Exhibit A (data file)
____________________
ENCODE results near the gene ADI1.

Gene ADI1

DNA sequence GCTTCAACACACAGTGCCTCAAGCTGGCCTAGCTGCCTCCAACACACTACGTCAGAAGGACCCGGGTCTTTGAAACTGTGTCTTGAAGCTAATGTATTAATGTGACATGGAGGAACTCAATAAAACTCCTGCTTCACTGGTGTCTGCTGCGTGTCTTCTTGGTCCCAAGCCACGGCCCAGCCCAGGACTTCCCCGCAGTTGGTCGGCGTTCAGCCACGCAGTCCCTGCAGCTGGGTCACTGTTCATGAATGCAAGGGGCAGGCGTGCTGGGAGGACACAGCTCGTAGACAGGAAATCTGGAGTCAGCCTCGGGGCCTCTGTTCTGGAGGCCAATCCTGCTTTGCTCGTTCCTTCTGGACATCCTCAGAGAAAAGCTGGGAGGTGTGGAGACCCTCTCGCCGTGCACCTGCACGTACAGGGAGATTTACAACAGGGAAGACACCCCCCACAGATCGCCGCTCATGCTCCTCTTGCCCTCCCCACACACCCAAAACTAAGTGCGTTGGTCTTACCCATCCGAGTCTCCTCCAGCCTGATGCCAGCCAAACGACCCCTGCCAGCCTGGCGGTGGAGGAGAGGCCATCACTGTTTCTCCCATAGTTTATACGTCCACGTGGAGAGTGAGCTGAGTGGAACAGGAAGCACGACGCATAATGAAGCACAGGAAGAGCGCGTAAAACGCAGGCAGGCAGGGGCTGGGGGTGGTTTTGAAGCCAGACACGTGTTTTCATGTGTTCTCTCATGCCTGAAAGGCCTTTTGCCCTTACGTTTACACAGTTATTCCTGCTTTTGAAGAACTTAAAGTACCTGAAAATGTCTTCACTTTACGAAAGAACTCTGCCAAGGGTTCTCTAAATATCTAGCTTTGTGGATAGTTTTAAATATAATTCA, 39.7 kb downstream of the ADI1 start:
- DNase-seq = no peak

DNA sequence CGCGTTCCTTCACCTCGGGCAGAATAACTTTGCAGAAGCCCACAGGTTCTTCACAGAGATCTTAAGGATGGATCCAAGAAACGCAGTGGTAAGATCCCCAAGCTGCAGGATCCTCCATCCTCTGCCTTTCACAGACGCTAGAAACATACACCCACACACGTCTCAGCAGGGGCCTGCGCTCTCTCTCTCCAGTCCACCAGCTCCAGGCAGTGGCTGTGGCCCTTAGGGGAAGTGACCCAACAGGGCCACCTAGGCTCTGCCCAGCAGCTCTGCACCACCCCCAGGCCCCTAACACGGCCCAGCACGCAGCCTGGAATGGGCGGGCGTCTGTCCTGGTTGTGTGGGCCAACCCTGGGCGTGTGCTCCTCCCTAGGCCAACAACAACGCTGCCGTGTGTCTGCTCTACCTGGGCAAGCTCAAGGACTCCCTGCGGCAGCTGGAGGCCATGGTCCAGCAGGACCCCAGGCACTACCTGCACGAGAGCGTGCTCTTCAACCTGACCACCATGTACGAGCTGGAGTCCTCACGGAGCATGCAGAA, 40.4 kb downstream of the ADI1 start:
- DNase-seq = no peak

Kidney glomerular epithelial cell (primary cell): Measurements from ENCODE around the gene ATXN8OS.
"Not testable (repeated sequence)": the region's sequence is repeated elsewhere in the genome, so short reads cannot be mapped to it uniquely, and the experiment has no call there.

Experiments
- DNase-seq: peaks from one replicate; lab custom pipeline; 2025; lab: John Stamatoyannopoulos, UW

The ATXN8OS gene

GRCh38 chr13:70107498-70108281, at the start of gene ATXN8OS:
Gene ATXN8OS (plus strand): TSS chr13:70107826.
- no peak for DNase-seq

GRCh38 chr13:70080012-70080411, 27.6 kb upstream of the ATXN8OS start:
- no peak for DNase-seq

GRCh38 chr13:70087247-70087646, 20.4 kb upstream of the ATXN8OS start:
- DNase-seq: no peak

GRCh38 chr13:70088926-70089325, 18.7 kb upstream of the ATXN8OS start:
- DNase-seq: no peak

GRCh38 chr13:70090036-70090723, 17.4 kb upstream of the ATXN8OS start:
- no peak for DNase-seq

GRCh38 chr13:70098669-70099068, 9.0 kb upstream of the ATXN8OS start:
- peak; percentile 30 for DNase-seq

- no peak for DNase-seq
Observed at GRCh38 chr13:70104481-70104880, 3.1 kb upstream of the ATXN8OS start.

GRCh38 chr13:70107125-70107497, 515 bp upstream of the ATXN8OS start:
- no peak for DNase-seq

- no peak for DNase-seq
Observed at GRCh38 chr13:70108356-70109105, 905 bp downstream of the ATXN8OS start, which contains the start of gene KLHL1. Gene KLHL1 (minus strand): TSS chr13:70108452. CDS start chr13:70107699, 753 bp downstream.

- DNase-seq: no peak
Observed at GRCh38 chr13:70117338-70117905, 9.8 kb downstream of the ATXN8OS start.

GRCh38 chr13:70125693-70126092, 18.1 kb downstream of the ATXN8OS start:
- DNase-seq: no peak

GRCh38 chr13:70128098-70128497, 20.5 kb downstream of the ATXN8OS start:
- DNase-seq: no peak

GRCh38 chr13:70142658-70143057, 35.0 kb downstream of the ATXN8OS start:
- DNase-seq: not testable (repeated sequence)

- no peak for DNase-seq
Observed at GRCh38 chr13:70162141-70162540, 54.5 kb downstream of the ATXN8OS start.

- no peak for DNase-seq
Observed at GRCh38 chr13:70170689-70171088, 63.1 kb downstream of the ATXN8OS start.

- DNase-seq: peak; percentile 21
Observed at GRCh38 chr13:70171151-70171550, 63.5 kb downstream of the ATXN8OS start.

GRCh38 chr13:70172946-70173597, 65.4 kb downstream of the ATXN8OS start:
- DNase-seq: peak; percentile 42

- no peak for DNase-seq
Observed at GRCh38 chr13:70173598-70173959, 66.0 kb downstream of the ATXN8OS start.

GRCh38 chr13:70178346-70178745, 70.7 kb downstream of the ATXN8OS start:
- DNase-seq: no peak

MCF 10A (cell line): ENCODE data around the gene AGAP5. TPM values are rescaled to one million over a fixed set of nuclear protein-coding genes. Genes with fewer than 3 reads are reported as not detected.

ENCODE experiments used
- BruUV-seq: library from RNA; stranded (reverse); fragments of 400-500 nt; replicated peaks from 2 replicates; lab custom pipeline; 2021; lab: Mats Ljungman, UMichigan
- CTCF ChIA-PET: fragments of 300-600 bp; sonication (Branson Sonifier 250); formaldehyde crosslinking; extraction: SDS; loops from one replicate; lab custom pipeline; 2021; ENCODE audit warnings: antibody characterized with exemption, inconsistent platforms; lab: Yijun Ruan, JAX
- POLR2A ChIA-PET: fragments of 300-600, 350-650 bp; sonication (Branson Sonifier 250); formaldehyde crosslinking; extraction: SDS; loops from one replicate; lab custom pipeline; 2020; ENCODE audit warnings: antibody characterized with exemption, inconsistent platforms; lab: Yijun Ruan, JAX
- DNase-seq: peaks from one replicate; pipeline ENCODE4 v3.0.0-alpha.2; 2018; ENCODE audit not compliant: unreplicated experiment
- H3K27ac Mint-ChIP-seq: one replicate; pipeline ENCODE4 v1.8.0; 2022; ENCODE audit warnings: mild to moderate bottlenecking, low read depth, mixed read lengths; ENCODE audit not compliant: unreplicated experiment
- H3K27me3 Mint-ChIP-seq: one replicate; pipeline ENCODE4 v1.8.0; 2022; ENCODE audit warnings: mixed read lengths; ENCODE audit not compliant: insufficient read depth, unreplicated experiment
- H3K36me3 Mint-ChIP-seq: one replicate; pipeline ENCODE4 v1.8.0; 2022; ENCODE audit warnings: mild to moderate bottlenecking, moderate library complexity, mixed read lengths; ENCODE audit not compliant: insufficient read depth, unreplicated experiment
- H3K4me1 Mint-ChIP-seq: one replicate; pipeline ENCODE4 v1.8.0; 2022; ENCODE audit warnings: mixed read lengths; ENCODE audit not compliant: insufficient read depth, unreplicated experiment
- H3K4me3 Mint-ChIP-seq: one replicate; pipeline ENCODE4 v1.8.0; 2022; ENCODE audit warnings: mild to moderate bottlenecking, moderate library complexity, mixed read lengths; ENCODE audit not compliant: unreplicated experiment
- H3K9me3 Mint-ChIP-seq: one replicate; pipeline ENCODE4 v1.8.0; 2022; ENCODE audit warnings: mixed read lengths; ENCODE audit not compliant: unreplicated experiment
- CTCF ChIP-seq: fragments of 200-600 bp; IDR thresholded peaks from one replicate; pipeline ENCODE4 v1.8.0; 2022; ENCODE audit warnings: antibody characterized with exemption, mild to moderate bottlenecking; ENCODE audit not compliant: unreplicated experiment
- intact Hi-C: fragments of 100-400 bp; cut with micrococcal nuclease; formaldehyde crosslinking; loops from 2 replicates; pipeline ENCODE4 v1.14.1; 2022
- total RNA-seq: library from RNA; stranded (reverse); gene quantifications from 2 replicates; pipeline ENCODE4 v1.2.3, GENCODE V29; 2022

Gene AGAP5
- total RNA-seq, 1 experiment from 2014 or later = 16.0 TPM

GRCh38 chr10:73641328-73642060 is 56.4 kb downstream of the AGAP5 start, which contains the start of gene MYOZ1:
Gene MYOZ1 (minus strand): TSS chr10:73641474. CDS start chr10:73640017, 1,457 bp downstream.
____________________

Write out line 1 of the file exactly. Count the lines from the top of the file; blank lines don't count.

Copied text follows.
ENCODE results near the gene ADI1.